I slept on one side of my face for a long time and now that eye have become smaller and droopy. I tried sleeping on the other side and when I wake up the other eye was droopy but recovered throughout the day.
Does Sleeping on Your Face Cause Droopy Eyes or Uneven Eyes?
Doctor Answers (4)
Sleeping Position and Droopy Eyes
Genetics and certain lifestyles such as smoking, sun worshipping, excessive weight gain, or high stress are more likely to make droopy eyelids appear. Sleeping on your face isn't so much a huge factor usually. If it is a concern that bothers you, I recommend getting an examination by a qualified doctor who can better determine if you need treatment.
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Yes...sleep position can affect eyelids
Patients that have sleep apnea are predisposed to an eyelid problem called "floppy eyelid syndrome". As the name suggests, this causes the eyelids to be very loose, sometimes droopy, and often irritated.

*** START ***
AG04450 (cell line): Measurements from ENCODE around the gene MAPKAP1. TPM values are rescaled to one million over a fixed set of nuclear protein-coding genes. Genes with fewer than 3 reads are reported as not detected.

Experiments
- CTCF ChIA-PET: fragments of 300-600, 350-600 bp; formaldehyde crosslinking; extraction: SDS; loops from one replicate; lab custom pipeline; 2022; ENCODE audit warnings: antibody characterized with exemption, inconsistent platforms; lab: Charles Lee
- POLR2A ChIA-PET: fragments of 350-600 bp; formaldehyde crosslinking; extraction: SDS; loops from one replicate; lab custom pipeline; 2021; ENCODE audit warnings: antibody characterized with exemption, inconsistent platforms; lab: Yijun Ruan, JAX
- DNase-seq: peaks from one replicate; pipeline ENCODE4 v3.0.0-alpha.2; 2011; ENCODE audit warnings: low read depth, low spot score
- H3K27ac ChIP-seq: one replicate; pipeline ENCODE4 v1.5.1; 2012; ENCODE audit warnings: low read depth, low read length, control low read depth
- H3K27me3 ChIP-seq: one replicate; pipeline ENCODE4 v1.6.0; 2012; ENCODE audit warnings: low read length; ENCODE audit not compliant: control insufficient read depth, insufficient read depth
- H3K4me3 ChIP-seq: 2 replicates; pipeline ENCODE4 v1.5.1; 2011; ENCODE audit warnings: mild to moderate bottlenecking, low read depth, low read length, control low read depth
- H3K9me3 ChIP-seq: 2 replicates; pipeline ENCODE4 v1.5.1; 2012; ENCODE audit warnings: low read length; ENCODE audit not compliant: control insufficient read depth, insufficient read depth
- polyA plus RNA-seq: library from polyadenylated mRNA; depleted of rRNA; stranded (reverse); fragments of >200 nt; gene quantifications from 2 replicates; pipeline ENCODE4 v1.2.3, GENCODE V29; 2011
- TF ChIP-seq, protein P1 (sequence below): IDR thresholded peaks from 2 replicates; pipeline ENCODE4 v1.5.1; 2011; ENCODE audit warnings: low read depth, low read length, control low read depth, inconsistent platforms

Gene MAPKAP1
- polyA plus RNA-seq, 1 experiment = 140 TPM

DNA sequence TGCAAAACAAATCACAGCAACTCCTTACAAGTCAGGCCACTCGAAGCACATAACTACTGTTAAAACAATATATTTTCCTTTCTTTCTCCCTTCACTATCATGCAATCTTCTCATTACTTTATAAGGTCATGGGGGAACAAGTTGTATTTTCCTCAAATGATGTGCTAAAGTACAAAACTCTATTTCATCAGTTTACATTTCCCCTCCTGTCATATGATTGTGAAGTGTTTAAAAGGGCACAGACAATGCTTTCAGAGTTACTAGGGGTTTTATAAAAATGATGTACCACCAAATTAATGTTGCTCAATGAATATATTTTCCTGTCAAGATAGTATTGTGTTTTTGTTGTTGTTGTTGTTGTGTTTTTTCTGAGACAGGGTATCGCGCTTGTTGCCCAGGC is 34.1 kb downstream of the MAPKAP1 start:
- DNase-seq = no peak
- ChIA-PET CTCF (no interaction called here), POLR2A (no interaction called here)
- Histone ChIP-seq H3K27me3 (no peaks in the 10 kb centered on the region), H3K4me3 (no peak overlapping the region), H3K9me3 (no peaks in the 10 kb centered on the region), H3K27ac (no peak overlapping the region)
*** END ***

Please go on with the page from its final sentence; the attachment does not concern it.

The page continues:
If you decide to explore this further, I would recommend consultation with an ASOPRS trained Oculoplastics surgeon. You can find one close to you on the ASOPRS dot org website.
Web reference: http://seattleface.com/html/dr_amadi.php
No its in your genetics
Even people who sleep on their backs all night long get baggy eyelids. It is mostly what you inherited from Mom or Dad and then a little bit from sun damage and squinting in the sun. But after surgery for a few weeks you WILL need to sleep on your back not face down.
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Sleeping on face and droopy lids
Sleeping on your face can cause stretching of the tissues over time, especially in people with other disorders, such as sleep apnea. You also may develop some dependent swelling around the eyes, which should resolve after you are upright for a while. An oculoplastic surgeon can evaluate your eyelids and counsel you on any changes you are experiencing.
These answers are for educational purposes and should not be relied upon as a substitute for medical advice you may receive from your physician. If you have a medical emergency, please call 911. These answers do not constitute or initiate a patient/doctor relationship.
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